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Natural Language Processing for Understanding Contraceptive Use at the VA

  • Matthew ScotchEmail author
  • Cynthia Brandt
  • Sylvia Leung
  • Julie Womack
Chapter
Part of the Annals of Information Systems book series (AOIS, volume 19)

Abstract

Objective: To evaluate the potential of Natural Language Processing (NLP) for understanding contraceptive use among female Veterans seeking care at Veterans Administration (VA) healthcare facilities.

Design: Retrospective chart review of a subset of female Veterans enrolled in the Women Veterans Cohort Study (WVCS) who sought care at the VA Connecticut Healthcare facility (in West Haven, CT) in 2009 and completed a survey that included self-reported contraceptive use. In addition, only notes that were annotated for contraceptive use from a prior study that included 227 patients WVCS participants were selected.

Methods: A biomedical ontology of contraceptive terms and concepts was created that included both permanent methods (e.g. hysterectomy) as well as non-permanent methods (e.g. oral contraceptives). The new ontology, along with a section of the VA’s National Drug File was used as the knowledge base for information extraction from the free-text medical records. Included were 208 annotated notes across 39 patients. The General Architecture for Text Engineering (GATE), an open-source application for development of NLP pipelines was used. The ontology was added to GATE along with a processing resource that was developed in order to create an ontology-aware information extraction plugin for the pipeline. In addition, prior resources developed for negation of concepts (e.g. The patient denies using a emergency contraceptive) were utilized.

The NLP pipeline extracted contraceptives currently used by the patient, ones not currently used (prior use or recommended use by the clinician), or whose use was negated. A Boolean matrix of concepts by each patient was produced for input into a decision tree classifier. Tenfold cross validation created iterations of training and testing sets to estimate active versus inactive contraceptive. Responses to self-reported contraceptive use on the prior survey were used as the gold standard.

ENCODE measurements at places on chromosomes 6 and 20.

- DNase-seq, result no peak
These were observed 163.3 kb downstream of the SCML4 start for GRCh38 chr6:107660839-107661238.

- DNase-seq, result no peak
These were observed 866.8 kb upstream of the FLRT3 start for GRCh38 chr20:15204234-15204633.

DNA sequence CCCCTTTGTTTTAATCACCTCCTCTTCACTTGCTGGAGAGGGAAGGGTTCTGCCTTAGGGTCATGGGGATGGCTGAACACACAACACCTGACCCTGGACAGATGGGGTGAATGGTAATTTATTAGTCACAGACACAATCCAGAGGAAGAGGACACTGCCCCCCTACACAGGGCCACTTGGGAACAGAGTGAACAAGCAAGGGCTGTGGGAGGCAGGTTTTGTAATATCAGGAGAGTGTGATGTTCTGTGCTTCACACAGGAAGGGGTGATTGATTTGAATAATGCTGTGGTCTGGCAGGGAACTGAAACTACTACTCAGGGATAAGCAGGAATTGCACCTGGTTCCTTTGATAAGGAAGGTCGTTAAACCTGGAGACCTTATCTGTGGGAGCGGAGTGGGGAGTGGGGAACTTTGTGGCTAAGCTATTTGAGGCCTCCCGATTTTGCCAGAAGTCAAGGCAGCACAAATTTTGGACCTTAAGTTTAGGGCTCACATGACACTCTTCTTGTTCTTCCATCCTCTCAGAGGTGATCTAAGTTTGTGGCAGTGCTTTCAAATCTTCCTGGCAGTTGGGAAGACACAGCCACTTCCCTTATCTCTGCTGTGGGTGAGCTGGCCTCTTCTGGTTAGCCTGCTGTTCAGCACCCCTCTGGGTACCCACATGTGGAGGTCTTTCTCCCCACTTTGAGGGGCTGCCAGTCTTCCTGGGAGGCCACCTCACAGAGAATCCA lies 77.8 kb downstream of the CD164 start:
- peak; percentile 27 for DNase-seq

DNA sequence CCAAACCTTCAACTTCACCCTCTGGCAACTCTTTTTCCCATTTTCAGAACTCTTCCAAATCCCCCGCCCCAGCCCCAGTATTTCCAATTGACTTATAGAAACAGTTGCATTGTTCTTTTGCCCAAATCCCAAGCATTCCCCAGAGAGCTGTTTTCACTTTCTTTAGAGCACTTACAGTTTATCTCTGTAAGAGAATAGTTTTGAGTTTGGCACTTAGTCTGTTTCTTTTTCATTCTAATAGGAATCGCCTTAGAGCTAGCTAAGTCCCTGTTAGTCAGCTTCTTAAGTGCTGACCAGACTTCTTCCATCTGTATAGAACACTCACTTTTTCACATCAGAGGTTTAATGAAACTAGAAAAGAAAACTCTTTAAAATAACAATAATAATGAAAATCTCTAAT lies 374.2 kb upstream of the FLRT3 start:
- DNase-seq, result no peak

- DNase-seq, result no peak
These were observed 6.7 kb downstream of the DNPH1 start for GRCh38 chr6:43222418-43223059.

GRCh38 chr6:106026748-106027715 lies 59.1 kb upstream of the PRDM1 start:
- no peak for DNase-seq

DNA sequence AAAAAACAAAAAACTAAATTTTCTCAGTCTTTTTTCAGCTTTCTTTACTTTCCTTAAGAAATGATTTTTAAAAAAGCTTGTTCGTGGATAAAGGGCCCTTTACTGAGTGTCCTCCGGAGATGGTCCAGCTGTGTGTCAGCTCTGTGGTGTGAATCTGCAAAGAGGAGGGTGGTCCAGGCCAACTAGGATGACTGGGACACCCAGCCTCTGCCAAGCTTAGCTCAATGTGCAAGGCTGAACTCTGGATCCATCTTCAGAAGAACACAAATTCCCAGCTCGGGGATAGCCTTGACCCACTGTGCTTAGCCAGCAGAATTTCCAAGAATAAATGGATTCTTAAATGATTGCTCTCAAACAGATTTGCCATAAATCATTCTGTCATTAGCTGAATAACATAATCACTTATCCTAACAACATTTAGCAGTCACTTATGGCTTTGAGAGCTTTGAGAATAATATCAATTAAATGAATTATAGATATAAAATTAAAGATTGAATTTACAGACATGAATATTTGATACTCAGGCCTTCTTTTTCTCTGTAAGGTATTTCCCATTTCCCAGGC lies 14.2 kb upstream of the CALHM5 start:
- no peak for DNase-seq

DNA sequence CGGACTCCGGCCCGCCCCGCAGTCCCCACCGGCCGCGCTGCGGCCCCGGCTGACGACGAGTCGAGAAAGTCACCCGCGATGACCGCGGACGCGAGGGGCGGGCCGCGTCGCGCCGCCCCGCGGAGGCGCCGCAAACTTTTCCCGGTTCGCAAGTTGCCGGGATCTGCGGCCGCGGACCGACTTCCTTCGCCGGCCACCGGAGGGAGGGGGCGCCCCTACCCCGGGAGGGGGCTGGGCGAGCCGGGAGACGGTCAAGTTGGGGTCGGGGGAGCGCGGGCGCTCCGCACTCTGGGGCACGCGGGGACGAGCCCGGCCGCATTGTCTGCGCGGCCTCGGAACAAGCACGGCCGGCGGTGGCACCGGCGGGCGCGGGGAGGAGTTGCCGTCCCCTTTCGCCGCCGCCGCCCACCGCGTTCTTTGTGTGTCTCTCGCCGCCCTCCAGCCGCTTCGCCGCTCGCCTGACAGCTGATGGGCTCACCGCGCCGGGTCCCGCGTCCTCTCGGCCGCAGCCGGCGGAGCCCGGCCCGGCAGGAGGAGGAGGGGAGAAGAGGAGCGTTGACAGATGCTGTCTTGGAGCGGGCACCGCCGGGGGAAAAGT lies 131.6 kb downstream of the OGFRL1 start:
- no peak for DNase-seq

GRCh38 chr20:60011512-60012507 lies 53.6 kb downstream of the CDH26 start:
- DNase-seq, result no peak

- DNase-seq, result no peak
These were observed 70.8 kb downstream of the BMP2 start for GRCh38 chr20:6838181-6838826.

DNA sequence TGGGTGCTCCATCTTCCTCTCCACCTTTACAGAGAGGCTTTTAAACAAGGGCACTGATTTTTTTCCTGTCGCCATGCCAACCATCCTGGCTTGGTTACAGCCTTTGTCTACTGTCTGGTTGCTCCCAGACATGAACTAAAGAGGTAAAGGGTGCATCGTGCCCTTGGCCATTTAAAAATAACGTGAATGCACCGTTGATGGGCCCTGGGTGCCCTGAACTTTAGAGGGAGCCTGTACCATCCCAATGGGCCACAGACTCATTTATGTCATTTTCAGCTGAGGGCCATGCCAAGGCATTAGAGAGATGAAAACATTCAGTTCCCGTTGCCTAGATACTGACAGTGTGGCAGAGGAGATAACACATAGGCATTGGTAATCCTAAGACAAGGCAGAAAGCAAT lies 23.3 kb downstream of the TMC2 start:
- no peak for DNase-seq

Results: The use of manual annotation, development of a biomedical ontology, and creation of a natural language processing pipeline achieved high precision (0.83) and recall (0.84). The weighted F-measure was 0.83.

Conclusion: Our combined approach utilized annotation of concepts, a biomedical ontology of contraceptives, and a natural language processing pipeline for information extraction. Our results highlight the potential for biomedical informatics to support research of contraceptive use among female Veterans at the VA. Additional research needs to be done that evaluates the accuracy of contraceptive information in the VA’s Electronic Health Record (EHR) with the consideration of both free text and semi-structured data such as pharmacy records.

Keywords

Natural language processing Contraceptive agents Veterans Medical informatics 

Notes

Acknowledgements

This work was supported in part by a Veterans Affairs Health Services Research & Development (HSR&D) grant HIR 09-007 and is a translational use case project within the VA-funded Consortium for Healthcare Informatics Research (CHIR). In addition, this work is supported in part by VA grant DHI 07-065-1 to CB. The views expressed in this article are those of the authors and do not necessarily reflect the position or policy of the Department of Veterans Affairs. The authors would like to thank colleagues from the Tampa VA, specifically Dr. James McCart, Mr. Jay Jarman, and Dr. Stephen Luther for providing GATE plugins. The authors would also like to thank Ms. Harini Bathulapalli for her database work and Mr. Brett South for providing code to export Knowtator annotations. Finally, the authors would like to thank Dr. Jyotishman Pathak for his feedback on the project.

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Copyright information

© Springer International Publishing Switzerland 2016

Authors and Affiliations

  • Matthew Scotch
    • 1
    • 2
    Email author
  • Cynthia Brandt
    • 1
    • 3
  • Sylvia Leung
    • 4
  • Julie Womack
    • 1
  1. 1.VA Connecticut Healthcare SystemWest HavenUSA
  2. 2.Department of Biomedical InformaticsArizona State UniversityScottsdaleUSA
  3. 3.Yale Center for Medical InformaticsNew HavenUSA
  4. 4.VA Palo Alto Health Care SystemPalo AltoUSA

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